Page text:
As a nurse who witnessed how cancer and chronic disease ravaged patients, Debbie Chatman Bryant was determined to do something to help people in South Carolina’s Low Country coastal region fight the disease. However, she found that change did not come easily.

“One of the biggest challenges we faced in treating low-income or uninsured patients was that even if we did manage to diagnose them in time, they would not come back for treatment,” said Bryant, director of the Hollings Cancer Center Outreach Services Program at the Medical University of South Carolina in Charleston. The program addresses cancer disparities among medically underserved populations in South Carolina’s Low Country region.

“They were afraid of the cost and they didn’t trust the system,” she said. “So we needed to create a system patients would trust so they could get both diagnosed and treated.” Bryant expanded outreach efforts and changed the communication approach.

She also wanted patients to be aware of clinical trials and other treatment options. She used a mobile screening van to link the region’s community health centers to Hollings and to provide care in areas where there were very few or no providers.

For her determination to prevent and treat cancer among the medically underserved, Bryant has been named one of 10 recipients of the Robert Wood Johnson Foundation Community Health Leaders Award for 2012. The award honors exceptional men and women who have overcome significant obstacles to tackle some of the most challenging health and health care problems facing their communities. Bryant will receive the award during a ceremony in San Antonio on October 17.

“When we find something abnormal, we immediately connect the patient with a ‘lay navigator,’” said Bryant. Navigators make sure the patient makes diagnostic follow-up and treatment appointments. “And if not,” said Bryant, “we literally drive to their house and knock on the door.”

Bryant’s efforts have paid off. The number of mobile-unit screenings increased from 1,300 in 2006 to over 2,000 in both 2010 and 2011. More than half of the patients screened were uninsured or underinsured, and nearly two-thirds of those served say they would not have been screened if not for the mobile van. The program has decreased the number of patients lost to follow-up from 11 percent in 2009 to less than 5 percent in 2010.

Janice Ford Griffin, national program director for Community Health Leaders, said the selection committee honored Bryant for her perseverance in innovating and executing strategies that respect and engage the diverse communities in the Low Country, and to treat these patients as active participants in realistic and practical steps to improve their health. “Dr. Bryant provides a crucial link in assuring residents’ access to information about clinical trials and other sophisticated medical concepts, while at the same time actively mentoring nursing and medical students with advice and support as they pursue their careers.”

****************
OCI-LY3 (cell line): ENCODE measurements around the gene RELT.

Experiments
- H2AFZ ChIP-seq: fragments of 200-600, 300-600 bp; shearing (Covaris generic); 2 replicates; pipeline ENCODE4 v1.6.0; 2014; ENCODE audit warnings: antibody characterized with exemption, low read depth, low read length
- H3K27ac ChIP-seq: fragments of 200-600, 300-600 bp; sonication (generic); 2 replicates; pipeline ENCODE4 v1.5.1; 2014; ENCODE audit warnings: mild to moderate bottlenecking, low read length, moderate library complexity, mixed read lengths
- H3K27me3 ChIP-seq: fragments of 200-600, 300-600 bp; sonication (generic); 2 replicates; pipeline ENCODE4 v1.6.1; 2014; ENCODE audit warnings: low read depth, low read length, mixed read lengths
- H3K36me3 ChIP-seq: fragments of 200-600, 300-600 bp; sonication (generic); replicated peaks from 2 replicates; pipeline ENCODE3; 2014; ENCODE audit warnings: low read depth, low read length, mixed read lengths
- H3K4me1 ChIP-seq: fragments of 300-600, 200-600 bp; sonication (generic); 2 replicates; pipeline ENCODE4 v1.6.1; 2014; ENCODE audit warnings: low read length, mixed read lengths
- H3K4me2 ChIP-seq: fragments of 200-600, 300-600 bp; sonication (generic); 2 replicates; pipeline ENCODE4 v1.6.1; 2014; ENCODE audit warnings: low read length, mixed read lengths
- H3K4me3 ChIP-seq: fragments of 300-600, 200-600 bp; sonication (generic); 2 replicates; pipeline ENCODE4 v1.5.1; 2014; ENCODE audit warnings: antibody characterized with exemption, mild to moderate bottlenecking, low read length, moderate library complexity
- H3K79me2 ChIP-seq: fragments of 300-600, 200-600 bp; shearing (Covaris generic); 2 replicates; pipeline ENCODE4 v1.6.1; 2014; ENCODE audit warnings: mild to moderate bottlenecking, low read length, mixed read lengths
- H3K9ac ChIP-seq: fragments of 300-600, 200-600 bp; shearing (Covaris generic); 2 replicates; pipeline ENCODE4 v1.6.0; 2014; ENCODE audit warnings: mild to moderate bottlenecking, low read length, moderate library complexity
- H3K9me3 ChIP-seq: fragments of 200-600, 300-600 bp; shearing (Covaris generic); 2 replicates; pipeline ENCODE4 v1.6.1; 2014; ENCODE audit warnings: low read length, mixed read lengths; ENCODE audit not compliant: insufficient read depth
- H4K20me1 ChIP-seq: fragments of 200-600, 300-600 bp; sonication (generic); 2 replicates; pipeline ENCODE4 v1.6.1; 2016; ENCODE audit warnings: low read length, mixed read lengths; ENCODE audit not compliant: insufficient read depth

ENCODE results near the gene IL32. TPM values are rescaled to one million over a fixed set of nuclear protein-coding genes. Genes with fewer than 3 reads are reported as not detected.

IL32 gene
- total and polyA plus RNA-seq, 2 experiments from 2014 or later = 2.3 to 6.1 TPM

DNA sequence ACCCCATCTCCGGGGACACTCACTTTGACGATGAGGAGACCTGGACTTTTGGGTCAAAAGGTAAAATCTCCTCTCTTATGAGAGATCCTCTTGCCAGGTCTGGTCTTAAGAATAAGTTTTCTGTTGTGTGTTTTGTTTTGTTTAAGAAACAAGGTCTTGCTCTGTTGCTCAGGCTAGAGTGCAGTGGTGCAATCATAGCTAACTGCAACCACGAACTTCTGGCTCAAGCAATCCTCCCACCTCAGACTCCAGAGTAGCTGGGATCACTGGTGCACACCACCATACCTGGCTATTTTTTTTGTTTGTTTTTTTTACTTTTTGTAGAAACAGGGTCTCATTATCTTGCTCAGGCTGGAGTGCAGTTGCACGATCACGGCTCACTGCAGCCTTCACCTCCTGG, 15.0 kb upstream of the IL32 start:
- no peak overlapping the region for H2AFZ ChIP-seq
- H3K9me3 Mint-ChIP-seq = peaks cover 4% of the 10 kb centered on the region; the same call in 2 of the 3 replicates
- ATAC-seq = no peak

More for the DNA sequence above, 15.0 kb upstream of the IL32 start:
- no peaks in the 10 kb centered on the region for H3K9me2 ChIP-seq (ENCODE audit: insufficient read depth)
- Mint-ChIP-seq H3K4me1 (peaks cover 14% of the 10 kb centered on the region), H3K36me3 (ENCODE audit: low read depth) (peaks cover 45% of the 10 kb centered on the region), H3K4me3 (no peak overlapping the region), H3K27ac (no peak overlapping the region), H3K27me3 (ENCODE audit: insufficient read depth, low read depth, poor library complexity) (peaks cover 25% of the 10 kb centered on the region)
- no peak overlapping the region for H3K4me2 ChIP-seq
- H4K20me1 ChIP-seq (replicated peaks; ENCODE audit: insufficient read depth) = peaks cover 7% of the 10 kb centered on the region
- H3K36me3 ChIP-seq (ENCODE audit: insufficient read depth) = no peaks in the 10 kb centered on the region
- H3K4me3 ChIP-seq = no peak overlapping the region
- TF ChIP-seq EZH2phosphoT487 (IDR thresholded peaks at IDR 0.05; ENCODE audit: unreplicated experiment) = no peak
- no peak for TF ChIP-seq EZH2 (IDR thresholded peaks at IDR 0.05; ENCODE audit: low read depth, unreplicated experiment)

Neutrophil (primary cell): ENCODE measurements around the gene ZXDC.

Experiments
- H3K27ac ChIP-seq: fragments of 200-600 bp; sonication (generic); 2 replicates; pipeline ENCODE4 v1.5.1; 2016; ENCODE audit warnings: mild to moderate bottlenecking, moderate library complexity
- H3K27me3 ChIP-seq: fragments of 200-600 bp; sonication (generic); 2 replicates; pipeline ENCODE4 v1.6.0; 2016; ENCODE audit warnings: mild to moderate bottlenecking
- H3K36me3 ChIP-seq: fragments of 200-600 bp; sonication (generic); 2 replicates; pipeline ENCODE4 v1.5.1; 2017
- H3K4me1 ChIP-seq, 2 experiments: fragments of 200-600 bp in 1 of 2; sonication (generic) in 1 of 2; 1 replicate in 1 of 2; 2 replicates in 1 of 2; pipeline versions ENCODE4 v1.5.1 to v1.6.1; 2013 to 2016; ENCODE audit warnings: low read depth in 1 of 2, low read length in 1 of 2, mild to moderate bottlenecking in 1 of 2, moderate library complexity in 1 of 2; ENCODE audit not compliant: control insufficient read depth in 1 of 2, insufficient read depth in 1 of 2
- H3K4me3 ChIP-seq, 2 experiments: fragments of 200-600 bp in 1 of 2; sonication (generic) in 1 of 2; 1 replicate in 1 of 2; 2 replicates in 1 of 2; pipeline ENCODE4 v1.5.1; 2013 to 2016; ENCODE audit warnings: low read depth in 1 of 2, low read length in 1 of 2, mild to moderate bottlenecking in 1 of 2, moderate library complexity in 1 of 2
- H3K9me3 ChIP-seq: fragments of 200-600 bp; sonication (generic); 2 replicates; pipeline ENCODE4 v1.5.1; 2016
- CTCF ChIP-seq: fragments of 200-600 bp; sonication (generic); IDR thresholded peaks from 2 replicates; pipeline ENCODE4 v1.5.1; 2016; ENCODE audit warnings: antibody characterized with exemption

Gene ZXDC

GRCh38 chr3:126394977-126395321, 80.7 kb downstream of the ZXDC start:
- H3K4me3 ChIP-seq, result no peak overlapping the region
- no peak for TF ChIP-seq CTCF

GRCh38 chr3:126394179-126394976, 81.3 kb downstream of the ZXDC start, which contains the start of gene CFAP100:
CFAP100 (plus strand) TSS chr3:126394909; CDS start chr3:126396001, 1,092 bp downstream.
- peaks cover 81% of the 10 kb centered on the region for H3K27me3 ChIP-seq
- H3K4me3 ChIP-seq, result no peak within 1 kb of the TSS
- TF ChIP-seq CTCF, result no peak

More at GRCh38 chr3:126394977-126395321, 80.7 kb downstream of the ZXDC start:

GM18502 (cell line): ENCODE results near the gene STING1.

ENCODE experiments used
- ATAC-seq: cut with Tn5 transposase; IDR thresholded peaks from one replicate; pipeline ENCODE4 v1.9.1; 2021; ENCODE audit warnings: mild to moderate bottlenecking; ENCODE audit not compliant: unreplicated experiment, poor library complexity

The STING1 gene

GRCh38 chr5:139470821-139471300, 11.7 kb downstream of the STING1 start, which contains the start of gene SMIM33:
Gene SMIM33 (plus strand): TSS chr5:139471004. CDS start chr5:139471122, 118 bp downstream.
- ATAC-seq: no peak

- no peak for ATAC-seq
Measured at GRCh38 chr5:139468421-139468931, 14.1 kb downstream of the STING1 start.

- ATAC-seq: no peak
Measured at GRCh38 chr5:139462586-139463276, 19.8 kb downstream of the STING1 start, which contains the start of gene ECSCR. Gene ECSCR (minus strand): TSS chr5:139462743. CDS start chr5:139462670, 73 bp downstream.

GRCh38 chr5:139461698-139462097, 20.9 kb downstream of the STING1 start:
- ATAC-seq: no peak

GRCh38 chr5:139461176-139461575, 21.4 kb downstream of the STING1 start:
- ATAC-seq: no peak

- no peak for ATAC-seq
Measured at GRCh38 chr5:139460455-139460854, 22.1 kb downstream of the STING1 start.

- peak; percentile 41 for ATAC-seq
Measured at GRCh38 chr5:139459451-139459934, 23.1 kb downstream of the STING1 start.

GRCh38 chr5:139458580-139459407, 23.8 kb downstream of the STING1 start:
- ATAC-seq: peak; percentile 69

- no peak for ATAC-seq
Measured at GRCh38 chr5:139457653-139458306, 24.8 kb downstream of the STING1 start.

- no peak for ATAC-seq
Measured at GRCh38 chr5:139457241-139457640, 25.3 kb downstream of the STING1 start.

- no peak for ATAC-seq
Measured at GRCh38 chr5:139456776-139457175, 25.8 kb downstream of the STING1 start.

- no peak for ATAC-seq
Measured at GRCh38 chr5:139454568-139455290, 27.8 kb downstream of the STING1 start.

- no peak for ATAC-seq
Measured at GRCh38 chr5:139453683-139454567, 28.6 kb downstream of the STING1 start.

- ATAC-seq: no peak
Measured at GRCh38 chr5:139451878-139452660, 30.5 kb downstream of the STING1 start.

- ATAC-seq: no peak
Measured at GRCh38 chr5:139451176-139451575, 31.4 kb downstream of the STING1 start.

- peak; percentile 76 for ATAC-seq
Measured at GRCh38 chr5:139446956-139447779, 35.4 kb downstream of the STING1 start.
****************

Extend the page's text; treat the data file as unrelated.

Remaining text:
As a child growing up in South Carolina during the end of segregation, Bryant was the only African American in the classroom and was often ignored by teachers. It was her family who helped her to believe in herself. Nursing is Bryant’s second career, and she says she never would have completed graduate school and her doctorate without her family’s encouragement. She also believes that family is the key to promoting healthy behaviors. “I’ve seen families provide incredible support to one another in sickness. Now we need to support each other in health,” Bryant said. “And that means making healthy foods part of our family traditions, or taking a walk together after a family meal. We can do this. We have to.”

Thaddeus John Bell, MD, president and chief executive officer of Closing the Gap in Health Care, Inc., wrote a letter supporting Bryant’s nomination. “Debbie’s commitment to improving processes, engaging stakeholders, and energizing individuals and organizations alike is more than commendable. I have witnessed firsthand her work in bringing attention to and overcoming barriers to cancer screening, early diagnosis, and treatment among our poor and underserved communities through her outreach and education work at the Hollings Cancer Center. On many occasions, because of Debbie’s commitment to serving the underserved, I was able to refer patients to her program ensuring access to cancer treatment.”

The Robert Wood Johnson Foundation has honored more than 200 Community Health Leaders since 1993. The work of the nine other 2012 recipients includes culturally appropriate care for Native Alaskan elders; a community initiative to reduce opioid abuse and drug overdoses in Wilkes County, N.C.; an initiative to connect refugees to mental health services in Seattle; a free health care clinic for the working poor in Little Rock, Ark.; a breast cancer awareness and treatment program for African immigrants in the Washington, D.C., area; support services for Latino survivors of sexual violence in Philadelphia; a project to promote healthy lifestyles and safe working conditions for immigrant workers in Los Angeles; an initiative to prevent childhood obesity in Garfield, N.J.; and an outreach program to assist older adults living at home in California’s Sierra Nevada Mountains.

For details on how to submit a nomination, including eligibility requirements and selection criteria, visit